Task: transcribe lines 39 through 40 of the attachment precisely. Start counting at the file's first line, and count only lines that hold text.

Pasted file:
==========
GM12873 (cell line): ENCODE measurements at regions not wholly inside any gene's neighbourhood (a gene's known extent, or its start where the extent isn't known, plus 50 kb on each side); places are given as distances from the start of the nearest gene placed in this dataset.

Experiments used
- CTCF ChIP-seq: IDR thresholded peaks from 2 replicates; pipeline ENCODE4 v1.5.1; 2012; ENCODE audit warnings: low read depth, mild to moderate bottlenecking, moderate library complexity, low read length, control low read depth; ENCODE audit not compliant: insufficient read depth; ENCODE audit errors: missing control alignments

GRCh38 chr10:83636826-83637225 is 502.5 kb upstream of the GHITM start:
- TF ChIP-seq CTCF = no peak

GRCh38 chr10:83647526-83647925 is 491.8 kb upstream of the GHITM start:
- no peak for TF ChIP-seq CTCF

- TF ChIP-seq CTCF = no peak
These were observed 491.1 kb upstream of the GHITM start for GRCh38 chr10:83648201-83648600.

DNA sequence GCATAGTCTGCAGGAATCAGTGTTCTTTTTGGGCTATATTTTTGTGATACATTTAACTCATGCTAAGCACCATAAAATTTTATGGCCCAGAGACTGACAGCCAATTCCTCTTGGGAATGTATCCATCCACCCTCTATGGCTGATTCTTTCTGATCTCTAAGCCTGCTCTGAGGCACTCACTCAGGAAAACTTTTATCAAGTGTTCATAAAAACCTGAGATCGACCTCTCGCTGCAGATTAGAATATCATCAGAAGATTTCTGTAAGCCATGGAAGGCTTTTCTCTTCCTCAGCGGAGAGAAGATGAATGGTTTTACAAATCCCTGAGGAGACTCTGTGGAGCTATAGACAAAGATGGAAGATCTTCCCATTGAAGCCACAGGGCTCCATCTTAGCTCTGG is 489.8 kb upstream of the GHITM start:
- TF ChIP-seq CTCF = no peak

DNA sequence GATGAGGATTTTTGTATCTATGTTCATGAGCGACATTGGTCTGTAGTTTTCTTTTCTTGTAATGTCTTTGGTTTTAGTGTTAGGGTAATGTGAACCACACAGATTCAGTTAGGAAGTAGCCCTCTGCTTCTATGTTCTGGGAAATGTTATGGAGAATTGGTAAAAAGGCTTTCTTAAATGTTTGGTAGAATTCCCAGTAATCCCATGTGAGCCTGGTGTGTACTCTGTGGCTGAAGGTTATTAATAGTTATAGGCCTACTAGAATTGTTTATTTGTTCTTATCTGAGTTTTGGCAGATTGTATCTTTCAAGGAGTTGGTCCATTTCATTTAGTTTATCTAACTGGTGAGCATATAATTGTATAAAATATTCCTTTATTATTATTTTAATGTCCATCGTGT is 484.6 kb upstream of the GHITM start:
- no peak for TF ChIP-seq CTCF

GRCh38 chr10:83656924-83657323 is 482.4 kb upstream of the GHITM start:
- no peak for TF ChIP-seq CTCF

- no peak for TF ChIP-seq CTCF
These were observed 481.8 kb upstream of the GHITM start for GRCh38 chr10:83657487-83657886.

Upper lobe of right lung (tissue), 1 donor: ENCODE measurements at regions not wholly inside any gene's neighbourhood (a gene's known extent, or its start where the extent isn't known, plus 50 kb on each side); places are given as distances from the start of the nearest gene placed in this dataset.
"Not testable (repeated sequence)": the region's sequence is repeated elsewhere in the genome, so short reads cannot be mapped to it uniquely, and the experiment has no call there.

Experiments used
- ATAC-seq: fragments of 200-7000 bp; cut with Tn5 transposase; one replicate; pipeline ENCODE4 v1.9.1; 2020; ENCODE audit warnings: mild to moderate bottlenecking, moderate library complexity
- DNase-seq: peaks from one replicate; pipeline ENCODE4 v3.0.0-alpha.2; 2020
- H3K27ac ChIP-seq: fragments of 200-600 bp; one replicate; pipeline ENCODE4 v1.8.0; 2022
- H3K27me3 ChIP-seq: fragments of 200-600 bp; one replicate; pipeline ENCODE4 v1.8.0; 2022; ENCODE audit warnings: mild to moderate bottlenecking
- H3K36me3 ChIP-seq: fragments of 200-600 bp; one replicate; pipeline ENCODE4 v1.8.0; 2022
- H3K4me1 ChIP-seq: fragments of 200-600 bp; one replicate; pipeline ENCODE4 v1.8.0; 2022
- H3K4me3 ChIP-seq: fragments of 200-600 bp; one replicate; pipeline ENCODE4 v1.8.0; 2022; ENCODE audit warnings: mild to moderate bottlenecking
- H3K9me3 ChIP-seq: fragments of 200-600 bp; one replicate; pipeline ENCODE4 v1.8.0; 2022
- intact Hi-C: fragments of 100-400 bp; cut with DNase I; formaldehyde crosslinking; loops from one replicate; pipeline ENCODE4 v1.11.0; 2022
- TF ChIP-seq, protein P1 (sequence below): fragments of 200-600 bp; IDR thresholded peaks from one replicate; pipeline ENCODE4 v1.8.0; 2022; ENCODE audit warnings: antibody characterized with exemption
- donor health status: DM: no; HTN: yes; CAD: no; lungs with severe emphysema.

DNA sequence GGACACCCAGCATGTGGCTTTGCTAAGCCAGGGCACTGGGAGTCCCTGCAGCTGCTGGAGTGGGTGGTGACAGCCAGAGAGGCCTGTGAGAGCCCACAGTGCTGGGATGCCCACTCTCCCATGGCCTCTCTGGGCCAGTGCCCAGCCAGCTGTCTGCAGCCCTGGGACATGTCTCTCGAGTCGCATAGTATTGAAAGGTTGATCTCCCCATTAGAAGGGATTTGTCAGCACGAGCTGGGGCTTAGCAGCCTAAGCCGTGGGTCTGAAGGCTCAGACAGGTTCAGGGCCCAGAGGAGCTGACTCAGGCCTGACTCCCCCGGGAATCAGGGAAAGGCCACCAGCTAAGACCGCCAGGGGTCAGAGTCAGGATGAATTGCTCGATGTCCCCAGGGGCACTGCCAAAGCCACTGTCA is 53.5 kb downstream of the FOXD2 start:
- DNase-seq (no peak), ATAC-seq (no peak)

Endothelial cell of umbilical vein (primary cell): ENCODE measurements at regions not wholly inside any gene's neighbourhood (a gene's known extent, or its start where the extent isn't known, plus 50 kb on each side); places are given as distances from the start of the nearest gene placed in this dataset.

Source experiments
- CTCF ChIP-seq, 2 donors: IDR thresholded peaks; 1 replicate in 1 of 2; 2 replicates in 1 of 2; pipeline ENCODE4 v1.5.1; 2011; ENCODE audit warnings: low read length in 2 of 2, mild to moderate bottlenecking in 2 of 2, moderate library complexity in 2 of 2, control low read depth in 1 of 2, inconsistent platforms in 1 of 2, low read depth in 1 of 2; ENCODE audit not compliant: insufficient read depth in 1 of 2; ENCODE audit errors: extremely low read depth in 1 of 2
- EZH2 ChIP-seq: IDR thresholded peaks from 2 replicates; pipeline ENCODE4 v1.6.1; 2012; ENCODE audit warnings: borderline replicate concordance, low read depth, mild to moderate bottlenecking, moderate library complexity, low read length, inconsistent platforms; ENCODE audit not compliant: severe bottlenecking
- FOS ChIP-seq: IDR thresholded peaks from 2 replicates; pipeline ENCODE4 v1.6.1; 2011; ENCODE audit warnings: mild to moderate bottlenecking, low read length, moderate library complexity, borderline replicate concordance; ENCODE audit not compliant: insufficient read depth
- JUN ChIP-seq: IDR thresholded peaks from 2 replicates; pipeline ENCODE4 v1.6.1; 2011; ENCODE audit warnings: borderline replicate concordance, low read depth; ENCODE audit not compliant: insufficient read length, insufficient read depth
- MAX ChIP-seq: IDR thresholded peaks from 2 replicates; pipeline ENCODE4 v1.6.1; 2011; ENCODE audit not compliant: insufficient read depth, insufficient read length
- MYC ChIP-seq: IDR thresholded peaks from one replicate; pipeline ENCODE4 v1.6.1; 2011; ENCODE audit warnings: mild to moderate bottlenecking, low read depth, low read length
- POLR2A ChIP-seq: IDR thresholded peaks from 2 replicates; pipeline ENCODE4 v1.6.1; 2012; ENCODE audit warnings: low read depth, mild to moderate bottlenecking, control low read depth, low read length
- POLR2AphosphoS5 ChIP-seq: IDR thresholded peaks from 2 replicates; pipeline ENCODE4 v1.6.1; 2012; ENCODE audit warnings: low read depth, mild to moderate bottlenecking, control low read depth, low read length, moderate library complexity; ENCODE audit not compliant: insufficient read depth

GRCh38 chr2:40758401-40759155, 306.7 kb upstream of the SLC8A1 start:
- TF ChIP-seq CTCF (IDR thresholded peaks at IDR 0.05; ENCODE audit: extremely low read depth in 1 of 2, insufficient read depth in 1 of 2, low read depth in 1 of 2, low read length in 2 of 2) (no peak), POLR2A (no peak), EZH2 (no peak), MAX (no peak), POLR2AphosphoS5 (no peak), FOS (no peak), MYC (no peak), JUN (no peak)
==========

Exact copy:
- JUN ChIP-seq: IDR thresholded peaks from 2 replicates; pipeline ENCODE4 v1.6.1; 2011; ENCODE audit warnings: borderline replicate concordance, low read depth; ENCODE audit not compliant: insufficient read length, insufficient read depth
- MAX ChIP-seq: IDR thresholded peaks from 2 replicates; pipeline ENCODE4 v1.6.1; 2011; ENCODE audit not compliant: insufficient read depth, insufficient read length